The first thing anyone commented about when they saw this week’s road test SUV – the Genesis GV80 – was its size: “It’s big isn’t it?”.

Though it’s almost five metres long and two metres wide, which is large but not exceptionally so, it’s shaped to look bigger than it really is. Bigger is better is often a sales incentive in the SUV field.

Bold is the first word that comes to mind. The front is totally dominated by a huge grille with headlight housings that seem to be a couple of sizes wider than they need to be. Funnily the lights aren’t all that large, it’s just the housings that make them look that way.

The rear lights follow the style of the fronts and the tail has a bold centre section.
The roof slopes sleekly to the rear and the side windows sweep upwards to give a streamlined look.

Inside the bold look continues, but it has a good combination of upmarket class at the same time. Our test Genesis had a luxury package that includes quilted Nappa leather. It had suede on the pillars and dash as well as timber trim on the centre console.

There’s space for three adults in the centre row seat, though it’s shaped for two individual seats, with the one in the middle being for occasional use only. The two outer rear seats can be adjusted electrically in the manner that we normally only associate with front seats.

Given the size of the vehicle there’s less legroom than you would expect. The front seats are fine but if they’re set back for a tall driver there is barely enough kneeroom for those in the second row.

Getting into the third row of seats isn’t easy because of the height off the vehicle off the ground. Again, there’s not as much legroom as we would like.

There appears to be too much emphasis on boot space, which is positively cavernous, resulting in the aforementioned missing legroom.

Perhaps it’s the sweeping style at the rear that has the third-row seats rather limited for headroom.

The very wide infotainment and navigation screen is excellent and simple to see at a glance. Apple Car Play or Android Auto can be easily accessed.

Sound comes from 21 Lexicon speakers and Quantum Logic surround sound technology. It is supported by a 14-channel high output external amplifier.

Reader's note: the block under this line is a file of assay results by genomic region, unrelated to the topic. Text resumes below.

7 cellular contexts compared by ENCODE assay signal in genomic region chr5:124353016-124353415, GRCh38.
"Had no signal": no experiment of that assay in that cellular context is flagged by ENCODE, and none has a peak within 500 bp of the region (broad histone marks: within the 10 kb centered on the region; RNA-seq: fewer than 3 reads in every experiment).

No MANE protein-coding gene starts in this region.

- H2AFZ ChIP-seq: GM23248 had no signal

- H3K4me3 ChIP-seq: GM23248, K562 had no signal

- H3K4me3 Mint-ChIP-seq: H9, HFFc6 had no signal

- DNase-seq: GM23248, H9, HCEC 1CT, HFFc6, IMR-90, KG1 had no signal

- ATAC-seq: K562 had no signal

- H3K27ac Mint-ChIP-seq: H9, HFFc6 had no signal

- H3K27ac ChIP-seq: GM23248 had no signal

Our test vehicle was powered by a 3.5-litre twin-turbo V6 engine with 279 kW, and 530 Nm of torque the latter with a very wide spread from 1300 to 4500 rpm. So, the torque is in the rev range that’s being used virtually all the time in normal driving.

When the driver uses the indicators to signal a change direction the speedometer or tacho shows a picture taken by an outside camera of what’s beside and behind the Genesis at that time.

We found ourselves still using the door mirrors, but with more time in the driver’s seat we might come to rely only on the pictures and keep our eyes on the road ahead.

There’s not only advanced collision avoidance if other drivers make a mistake, but also a feature that stops you making a driving error. Try to change lanes into another vehicle and it prevents you from doing so by using the brakes or not replying to your steering.

Obviously, you can still get into trouble, but the big Genesis does its best to save you.

It almost goes without saying that the GV80 has been awarded a five-star ANCAP safety rating.

Response from the twin-turbo petrol V6 was very quick proving that its design is a cracker. It looks as though the days of the second or two of hesitation before turbo units really get going are virtually no more. At least with the Genesis unit, we wonder how long before other engineers get theirs up and running?

Comfort is very good as the car’s Road Preview Electronic Control Suspension has a forward camera that looks at the road ahead for potholes or bumps. It then quickly adjusts the suspension damping according to what it sees. This further adds to the feeling of being isolated from the outside world.

Handling is pretty good for a vehicle of this size and mass though obviously it’s not aimed at the driver who wants to toss it at bends. You can choose to use a Sport setting but if you feel that way inclined, but we wonder how many owners would do this.

Genesis GV80 is a large SUV positively stacked with many features and is sold for tens of thousands of dollars less than European SUVs in this class.


GV80 2.5T RWD: $90,600
GV80 2.5T AWD: $95,600
GV80 3.0D AWD: $103,600
GV80 3.5T AWD: $108,600
Note: These prices do not include government or dealer delivery charges. Contact your local Hyundai/Genesis dealer for drive-away prices.

SPECIFICATIONS (Genesis GV80 2.5-litre turbo-petrol five-door wagon)

Capacity: 2.497 litres
Configuration: Four cylinders in line
Maximum Power: 224 kW @ 5800 rpm
Maximum Torque: 422 Nm @ 1650 rpm
Fuel Type: Premium unleaded
Combined Fuel Cycle (ADR 81/02): 9.8 L/100km
CO2 Emissions: 229 g/km

DRIVELINE: Eight-speed automatic

Length: 4945 mm
Wheelbase: 2955 mm
Width: 1975 mm
Height: 1715 mm
Turning Circle: 12.0 metres
Kerb Mass: 2073 kg
Fuel Tank Capacity: 80 litres

Front: Ventilated disc
Rear: Ventilated disc

Five years / unlimited kilometres

About Ewan Kennedy

Ewan Kennedy, a long-time car enthusiast, was Technical Research Librarian with the NRMA from 1970 until 1985. He worked part-time as a freelance motoring journalist from 1977 until 1985, when he took a full-time position as Technical Editor with Modern Motor magazine. Late in 1987 he left to set up a full-time business as a freelance motoring journalist. Ewan is an associate member of the Society of Automotive Engineers - International. An economy driving expert, he set the Guinness World Record for the greatest distance travelled in a standard road vehicle on a single fuel fill. He lists his hobbies as stage acting, travelling, boating and reading.
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